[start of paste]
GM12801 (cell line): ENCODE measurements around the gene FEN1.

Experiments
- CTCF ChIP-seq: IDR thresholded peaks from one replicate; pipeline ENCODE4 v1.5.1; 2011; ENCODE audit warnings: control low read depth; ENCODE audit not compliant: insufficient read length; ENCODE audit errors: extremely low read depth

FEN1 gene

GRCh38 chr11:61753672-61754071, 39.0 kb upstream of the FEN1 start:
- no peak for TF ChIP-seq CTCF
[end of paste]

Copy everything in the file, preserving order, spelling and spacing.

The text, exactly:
GM12801 (cell line): ENCODE measurements around the gene FEN1.

Experiments
- CTCF ChIP-seq: IDR thresholded peaks from one replicate; pipeline ENCODE4 v1.5.1; 2011; ENCODE audit warnings: control low read depth; ENCODE audit not compliant: insufficient read length; ENCODE audit errors: extremely low read depth

FEN1 gene

GRCh38 chr11:61753672-61754071, 39.0 kb upstream of the FEN1 start:
- no peak for TF ChIP-seq CTCF